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Book Club

BYUH’s Center for Learning & Teaching will host The CLT Book Club to discuss topics related to improving teaching and learning. CLT faculty will choose a relevant book each semester to distribute to committed adjunct and full-time faculty participants. Copies will be somewhat limited so participants who receive a book should plan to commit to attending each week for the duration of the semester. Book club sessions will be 45 minutes long and generally include small and whole group discussions related to a topic from the reading each week. Read here for more information about this semester's book selection and reading schedule.

Selected Reading for This Semester

"Artificial Intelligence in Education: Fundamentals for Educators" by David Kent

Meeting and Time

Monday from 1:00 - 1:50 pm.

Located at the CLT.

CLT Book Club Calendar

Date Chapter
September 11 Part 1: AI Fundamentals
Ch. 1 - Key Concepts (pg 29-65) provides a brief overview of a number of key concepts associated with artificial intelligence (AI). You will be able to understand how each of these concepts and various terms are used, and define what they mean. Along the way, you will engage in a number of activities to help solidify your understanding, and discover how these concepts relate to the field of education.
September 18 Ch. 2 Characteristics and Evolution (pg. 71-89)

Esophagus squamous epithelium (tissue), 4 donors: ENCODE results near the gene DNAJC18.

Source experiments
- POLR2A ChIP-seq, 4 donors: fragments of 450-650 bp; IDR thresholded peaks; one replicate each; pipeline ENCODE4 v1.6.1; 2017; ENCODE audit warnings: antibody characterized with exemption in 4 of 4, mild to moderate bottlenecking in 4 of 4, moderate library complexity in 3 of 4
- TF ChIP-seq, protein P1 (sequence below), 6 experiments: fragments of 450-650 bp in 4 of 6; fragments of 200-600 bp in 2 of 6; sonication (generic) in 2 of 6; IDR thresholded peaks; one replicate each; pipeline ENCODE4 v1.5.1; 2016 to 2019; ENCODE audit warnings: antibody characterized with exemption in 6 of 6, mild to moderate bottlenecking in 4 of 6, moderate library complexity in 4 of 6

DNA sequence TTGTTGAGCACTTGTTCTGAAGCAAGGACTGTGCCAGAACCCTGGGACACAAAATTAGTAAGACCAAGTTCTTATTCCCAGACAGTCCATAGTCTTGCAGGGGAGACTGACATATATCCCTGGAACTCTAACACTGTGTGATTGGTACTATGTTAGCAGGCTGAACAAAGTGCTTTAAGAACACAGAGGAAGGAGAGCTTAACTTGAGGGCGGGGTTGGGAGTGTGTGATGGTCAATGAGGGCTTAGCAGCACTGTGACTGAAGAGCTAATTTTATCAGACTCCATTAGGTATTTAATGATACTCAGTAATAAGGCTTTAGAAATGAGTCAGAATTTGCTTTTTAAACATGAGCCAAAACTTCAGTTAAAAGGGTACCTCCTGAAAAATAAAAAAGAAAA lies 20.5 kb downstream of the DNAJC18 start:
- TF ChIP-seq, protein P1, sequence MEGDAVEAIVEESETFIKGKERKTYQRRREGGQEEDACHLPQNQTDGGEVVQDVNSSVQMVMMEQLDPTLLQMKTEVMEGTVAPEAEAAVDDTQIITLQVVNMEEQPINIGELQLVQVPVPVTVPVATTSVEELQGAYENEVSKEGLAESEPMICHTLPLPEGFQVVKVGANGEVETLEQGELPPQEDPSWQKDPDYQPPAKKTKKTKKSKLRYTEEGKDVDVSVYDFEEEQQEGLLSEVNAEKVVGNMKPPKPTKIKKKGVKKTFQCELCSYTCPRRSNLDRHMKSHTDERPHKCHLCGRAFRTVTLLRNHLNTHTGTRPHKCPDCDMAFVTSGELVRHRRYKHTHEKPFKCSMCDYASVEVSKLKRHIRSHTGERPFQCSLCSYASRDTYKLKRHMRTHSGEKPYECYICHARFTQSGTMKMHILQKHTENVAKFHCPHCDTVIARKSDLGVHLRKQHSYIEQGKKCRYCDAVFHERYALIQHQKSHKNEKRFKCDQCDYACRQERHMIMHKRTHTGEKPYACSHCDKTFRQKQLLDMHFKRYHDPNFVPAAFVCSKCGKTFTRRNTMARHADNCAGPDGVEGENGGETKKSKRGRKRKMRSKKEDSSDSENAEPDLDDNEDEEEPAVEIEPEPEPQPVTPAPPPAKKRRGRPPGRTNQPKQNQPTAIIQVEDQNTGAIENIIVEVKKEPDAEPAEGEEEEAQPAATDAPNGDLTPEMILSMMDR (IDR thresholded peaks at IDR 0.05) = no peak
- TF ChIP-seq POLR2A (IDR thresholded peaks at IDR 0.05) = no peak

provides a short introduction to artificial intelligence and explores its origins. You will learn about the characteristics and evolution of AI to better understand knowledge-based systems and intelligence in machines. Along the way, you will explore examples of intelligent machines and reflect on ways to introduce AI to learners and consider ways to use it in your teaching.
September 25 Ch. 3 - Benefits, Risks, Bias, and Ethics (pg. 92-117) covers three aspects of AI: the benefits to humanity from its development, the risks associated with its development, and the ethics involved with its development. In this chapter, readers will discover how empathy can assist in the design process and how it relates to human-centered design, learn about biases, and how it an occur in machines, and understand some of the risks that come along with the use of AI technologies. Along the way, you will explore examples of each in a variety of use cases or scenarios, and reflect on the ways in which AI can impact both humanity and our students.
October 2 Ch 4 - AI and Human Perception (pg. 121-135) details the processes involved with human perception, and how this relates to machine intelligence and computer vision. A number of limitations pertaining to computer vision are discussed prior to introducing how image recognition occurs in a neural network. Aspects of training machines to recognize what they see are explored, and an opportunity to train a machine is presented.
October 9 Ch. 5 - AI and Natural Interaction (pg. 138-152) explores how artificial intelligence (AI) and humans process and communicate using natural interaction. Aspects of natural language processing (NLP), understanding, and generation are examined. In addition, the wider aspects of speech, gesture and affect and the benefits and limitations of each of these when interacting with AI systems are discussed.